In Panem, Katniss shoots other children full of arrows because she has to. In modern-day Britain, unemployed and low-income workers compete against one another on TV because some network executives thought it would be entertaining.
On Britain's Hardest Grafter, a five-part BBC series, 25 contestants will "experience different 'blue collar' roles," AKA hard physical labor, with the least productive voted off until one remains. The winner will receive $23,700, or the minimum annual wage for British workers outside London, according to the Hollywood Reporter.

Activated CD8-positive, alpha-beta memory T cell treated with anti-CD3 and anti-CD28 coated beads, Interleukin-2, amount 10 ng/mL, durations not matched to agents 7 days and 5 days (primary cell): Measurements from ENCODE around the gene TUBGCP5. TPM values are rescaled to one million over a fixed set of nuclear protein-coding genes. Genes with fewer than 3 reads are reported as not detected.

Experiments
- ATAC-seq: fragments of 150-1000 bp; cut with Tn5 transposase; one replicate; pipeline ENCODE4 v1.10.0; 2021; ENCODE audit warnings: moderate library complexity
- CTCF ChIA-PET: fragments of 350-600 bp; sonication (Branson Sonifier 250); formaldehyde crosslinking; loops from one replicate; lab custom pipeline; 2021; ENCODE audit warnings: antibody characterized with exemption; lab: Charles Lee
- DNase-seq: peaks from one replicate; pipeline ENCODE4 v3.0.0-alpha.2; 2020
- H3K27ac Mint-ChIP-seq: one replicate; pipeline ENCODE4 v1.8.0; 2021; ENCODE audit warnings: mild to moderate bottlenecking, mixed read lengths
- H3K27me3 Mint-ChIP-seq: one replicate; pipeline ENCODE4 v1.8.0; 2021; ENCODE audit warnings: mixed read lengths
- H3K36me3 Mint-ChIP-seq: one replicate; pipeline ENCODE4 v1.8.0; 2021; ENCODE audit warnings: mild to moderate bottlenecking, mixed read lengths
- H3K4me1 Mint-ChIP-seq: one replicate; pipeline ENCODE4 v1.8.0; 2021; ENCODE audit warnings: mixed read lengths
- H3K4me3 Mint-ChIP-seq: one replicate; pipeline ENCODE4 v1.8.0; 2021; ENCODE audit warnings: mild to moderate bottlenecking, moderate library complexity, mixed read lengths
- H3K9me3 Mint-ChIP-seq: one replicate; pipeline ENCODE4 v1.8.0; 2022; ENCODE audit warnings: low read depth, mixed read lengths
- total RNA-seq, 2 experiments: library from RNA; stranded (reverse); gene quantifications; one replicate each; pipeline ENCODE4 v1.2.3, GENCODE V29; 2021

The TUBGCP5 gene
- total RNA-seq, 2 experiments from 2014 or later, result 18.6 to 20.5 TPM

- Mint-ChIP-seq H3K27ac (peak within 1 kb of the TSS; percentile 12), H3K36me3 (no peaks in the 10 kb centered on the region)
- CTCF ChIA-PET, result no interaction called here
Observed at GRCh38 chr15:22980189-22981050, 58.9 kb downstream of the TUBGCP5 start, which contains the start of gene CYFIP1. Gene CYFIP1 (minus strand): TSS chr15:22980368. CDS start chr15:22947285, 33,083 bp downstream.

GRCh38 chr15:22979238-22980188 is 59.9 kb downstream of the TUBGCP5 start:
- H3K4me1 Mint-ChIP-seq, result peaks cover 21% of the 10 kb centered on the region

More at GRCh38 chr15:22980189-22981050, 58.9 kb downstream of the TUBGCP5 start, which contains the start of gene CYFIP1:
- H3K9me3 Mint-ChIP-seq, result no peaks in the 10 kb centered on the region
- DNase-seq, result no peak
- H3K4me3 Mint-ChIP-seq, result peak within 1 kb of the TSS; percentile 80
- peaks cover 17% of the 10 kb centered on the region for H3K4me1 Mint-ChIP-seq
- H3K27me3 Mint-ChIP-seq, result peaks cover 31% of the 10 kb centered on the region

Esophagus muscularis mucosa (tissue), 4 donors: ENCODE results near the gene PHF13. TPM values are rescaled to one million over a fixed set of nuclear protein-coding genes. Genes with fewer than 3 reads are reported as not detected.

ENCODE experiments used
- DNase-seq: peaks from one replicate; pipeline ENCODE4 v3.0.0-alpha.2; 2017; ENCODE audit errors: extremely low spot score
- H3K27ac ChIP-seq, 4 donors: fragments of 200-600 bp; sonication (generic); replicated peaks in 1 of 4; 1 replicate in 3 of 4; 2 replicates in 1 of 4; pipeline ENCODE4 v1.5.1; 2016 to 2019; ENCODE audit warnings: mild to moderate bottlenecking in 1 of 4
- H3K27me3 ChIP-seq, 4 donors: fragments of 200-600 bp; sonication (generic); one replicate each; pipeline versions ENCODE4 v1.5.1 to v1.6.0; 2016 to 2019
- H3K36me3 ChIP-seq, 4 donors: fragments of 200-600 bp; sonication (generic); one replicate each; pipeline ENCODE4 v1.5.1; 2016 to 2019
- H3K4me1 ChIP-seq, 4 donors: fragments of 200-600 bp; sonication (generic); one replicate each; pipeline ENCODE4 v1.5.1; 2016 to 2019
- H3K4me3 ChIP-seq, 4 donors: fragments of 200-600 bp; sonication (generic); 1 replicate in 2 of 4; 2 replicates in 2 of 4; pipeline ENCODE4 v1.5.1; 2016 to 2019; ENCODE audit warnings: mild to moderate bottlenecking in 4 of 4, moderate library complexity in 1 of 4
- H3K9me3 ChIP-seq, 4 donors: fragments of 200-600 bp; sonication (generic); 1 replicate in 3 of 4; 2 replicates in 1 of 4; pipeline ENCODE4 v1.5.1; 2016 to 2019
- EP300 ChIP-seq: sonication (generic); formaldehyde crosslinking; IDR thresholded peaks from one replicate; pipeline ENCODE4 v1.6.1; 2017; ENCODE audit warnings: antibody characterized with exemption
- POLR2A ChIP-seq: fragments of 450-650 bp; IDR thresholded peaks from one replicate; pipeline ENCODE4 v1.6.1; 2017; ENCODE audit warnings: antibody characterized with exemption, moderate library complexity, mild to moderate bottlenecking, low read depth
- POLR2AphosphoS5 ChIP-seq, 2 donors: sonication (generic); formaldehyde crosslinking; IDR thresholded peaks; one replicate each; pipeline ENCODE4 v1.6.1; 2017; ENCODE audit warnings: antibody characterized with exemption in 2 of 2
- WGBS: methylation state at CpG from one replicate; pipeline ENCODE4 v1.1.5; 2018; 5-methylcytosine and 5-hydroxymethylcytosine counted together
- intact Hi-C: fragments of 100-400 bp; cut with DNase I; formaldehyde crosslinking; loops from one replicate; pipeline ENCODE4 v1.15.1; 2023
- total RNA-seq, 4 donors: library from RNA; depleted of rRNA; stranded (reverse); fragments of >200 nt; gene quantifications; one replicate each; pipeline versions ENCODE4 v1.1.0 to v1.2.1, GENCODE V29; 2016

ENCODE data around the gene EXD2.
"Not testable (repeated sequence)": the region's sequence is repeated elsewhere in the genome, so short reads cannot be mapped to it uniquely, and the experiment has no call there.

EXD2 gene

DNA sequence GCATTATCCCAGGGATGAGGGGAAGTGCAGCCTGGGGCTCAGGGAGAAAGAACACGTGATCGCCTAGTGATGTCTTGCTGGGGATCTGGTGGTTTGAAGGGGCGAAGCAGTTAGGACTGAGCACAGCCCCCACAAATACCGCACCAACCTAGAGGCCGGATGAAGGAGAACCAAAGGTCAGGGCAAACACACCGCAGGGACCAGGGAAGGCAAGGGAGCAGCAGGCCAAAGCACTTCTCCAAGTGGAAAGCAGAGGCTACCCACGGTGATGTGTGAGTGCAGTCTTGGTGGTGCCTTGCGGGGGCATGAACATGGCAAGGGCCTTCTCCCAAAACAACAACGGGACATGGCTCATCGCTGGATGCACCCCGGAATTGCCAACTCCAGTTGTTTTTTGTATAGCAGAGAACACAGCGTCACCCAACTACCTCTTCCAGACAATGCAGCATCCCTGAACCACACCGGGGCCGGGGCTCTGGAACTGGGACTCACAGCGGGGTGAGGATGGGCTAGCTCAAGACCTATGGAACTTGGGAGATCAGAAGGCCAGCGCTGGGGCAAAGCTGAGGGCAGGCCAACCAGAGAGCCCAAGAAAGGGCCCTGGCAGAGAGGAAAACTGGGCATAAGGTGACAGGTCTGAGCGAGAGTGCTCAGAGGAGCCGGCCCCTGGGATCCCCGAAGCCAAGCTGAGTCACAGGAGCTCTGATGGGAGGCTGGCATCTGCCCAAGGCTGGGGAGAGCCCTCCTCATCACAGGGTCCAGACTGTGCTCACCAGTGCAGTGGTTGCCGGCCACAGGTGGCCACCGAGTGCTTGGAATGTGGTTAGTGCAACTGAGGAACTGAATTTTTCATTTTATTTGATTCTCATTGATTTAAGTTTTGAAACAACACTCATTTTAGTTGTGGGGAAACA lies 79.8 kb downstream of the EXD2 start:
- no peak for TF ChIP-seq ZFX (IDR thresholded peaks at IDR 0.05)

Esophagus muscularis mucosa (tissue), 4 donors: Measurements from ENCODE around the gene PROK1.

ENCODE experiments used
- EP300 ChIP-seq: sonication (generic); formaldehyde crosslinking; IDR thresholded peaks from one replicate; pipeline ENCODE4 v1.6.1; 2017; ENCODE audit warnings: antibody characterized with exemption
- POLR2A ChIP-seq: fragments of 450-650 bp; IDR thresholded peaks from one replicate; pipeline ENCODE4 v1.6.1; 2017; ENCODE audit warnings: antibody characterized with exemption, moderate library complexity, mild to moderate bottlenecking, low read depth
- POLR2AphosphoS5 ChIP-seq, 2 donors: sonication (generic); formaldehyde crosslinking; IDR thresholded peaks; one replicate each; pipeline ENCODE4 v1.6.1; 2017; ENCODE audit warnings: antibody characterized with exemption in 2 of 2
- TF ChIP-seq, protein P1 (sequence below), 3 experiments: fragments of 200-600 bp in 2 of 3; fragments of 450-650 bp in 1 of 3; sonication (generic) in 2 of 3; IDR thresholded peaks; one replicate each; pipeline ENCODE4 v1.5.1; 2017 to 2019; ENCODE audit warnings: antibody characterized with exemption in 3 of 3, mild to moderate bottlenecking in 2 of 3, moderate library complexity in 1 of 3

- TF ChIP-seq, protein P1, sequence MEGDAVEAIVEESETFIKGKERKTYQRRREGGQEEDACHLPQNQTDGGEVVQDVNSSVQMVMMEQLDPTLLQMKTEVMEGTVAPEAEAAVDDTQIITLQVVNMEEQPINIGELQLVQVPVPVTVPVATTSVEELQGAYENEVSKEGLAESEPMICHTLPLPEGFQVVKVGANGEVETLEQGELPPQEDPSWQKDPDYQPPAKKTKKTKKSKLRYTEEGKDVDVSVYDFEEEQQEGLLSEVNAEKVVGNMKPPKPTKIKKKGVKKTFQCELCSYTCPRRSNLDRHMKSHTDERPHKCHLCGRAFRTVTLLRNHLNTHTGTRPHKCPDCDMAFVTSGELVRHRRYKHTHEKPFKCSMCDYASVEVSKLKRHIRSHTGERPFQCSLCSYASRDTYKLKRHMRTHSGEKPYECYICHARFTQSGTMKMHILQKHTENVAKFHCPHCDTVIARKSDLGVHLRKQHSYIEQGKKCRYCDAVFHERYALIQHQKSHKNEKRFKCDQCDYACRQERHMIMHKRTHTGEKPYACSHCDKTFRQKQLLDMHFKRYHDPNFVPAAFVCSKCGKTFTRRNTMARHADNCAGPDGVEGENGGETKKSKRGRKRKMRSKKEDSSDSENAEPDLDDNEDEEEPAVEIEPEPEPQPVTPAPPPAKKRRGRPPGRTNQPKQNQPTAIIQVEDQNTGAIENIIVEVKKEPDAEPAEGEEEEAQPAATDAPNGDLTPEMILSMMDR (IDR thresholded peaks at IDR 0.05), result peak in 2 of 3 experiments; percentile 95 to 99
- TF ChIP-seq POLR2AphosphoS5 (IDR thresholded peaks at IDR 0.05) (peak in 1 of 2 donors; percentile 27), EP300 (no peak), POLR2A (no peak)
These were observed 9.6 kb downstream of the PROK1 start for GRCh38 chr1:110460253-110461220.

Now, in response to a petition calling for the show's cancellation and internet comments on its "exploitative," "gladiatorial poverty porn" nature, the BBC has released a statement defending its concept, arguing that the program investigates "just how hard people in the low-wage economy work" because that is definitely a question when you have to hold down multiple jobs just to make ends meet.
Overall, this is despicable and such a missed opportunity. Because if they really wanted to go the Hunger Games route, they *could* have called it That Is Mahogany and made it about burly, bearded woodworkers chopping down trees and fighting to preserve their craft from industrialization. I'd watch.